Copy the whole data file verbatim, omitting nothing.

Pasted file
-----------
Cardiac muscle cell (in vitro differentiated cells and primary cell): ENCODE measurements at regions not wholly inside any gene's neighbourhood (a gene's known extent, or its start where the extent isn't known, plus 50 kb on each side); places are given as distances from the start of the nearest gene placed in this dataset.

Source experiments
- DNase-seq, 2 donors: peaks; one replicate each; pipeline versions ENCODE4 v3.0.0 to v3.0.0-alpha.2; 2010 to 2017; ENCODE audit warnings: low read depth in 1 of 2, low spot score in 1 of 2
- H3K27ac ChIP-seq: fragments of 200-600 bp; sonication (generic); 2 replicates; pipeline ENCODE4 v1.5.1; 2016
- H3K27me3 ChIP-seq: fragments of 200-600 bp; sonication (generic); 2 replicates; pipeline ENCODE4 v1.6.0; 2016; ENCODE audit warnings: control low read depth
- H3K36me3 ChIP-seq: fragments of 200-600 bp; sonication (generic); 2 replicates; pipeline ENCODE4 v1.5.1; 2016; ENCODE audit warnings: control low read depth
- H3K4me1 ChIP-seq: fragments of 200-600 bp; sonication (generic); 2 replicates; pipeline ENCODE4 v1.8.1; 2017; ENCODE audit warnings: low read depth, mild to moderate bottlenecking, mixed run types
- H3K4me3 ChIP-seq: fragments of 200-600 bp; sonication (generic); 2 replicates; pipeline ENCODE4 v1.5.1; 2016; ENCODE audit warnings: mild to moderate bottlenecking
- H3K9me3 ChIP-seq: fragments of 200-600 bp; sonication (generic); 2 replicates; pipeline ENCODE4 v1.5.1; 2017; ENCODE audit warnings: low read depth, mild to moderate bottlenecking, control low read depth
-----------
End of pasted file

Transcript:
Cardiac muscle cell (in vitro differentiated cells and primary cell): ENCODE measurements at regions not wholly inside any gene's neighbourhood (a gene's known extent, or its start where the extent isn't known, plus 50 kb on each side); places are given as distances from the start of the nearest gene placed in this dataset.

Source experiments
- DNase-seq, 2 donors: peaks; one replicate each; pipeline versions ENCODE4 v3.0.0 to v3.0.0-alpha.2; 2010 to 2017; ENCODE audit warnings: low read depth in 1 of 2, low spot score in 1 of 2
- H3K27ac ChIP-seq: fragments of 200-600 bp; sonication (generic); 2 replicates; pipeline ENCODE4 v1.5.1; 2016
- H3K27me3 ChIP-seq: fragments of 200-600 bp; sonication (generic); 2 replicates; pipeline ENCODE4 v1.6.0; 2016; ENCODE audit warnings: control low read depth
- H3K36me3 ChIP-seq: fragments of 200-600 bp; sonication (generic); 2 replicates; pipeline ENCODE4 v1.5.1; 2016; ENCODE audit warnings: control low read depth
- H3K4me1 ChIP-seq: fragments of 200-600 bp; sonication (generic); 2 replicates; pipeline ENCODE4 v1.8.1; 2017; ENCODE audit warnings: low read depth, mild to moderate bottlenecking, mixed run types
- H3K4me3 ChIP-seq: fragments of 200-600 bp; sonication (generic); 2 replicates; pipeline ENCODE4 v1.5.1; 2016; ENCODE audit warnings: mild to moderate bottlenecking
- H3K9me3 ChIP-seq: fragments of 200-600 bp; sonication (generic); 2 replicates; pipeline ENCODE4 v1.5.1; 2017; ENCODE audit warnings: low read depth, mild to moderate bottlenecking, control low read depth